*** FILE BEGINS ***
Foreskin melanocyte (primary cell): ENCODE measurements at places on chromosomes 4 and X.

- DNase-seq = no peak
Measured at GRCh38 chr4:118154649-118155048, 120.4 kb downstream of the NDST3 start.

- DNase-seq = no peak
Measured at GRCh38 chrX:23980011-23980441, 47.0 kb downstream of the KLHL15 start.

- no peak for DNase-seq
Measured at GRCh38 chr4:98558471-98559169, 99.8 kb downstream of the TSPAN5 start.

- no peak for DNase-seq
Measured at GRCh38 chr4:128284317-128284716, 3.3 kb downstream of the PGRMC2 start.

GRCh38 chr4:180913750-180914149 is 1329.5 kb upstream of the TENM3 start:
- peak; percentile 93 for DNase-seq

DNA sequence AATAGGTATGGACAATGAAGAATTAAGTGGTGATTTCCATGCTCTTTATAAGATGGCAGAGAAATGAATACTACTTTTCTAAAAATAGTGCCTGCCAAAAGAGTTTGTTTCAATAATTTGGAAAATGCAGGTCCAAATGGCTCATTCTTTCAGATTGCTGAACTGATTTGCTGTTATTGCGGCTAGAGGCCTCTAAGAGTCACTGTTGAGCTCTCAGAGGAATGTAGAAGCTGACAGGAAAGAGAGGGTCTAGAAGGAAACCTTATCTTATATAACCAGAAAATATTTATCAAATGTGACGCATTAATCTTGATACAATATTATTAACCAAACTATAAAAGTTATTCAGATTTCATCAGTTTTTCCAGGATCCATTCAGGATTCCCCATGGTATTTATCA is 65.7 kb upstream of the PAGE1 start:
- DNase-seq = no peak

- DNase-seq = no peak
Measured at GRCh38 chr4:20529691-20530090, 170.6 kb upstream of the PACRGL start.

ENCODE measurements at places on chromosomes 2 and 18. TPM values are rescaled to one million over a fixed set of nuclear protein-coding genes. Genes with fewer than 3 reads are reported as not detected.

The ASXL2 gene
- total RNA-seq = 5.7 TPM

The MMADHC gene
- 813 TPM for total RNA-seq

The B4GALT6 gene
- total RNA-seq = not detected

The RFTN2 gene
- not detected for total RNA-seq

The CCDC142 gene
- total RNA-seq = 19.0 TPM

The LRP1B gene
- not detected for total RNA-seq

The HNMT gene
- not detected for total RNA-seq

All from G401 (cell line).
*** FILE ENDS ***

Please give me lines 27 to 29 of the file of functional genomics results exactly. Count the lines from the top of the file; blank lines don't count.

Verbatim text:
The LRP1B gene
- not detected for total RNA-seq

The HNMT gene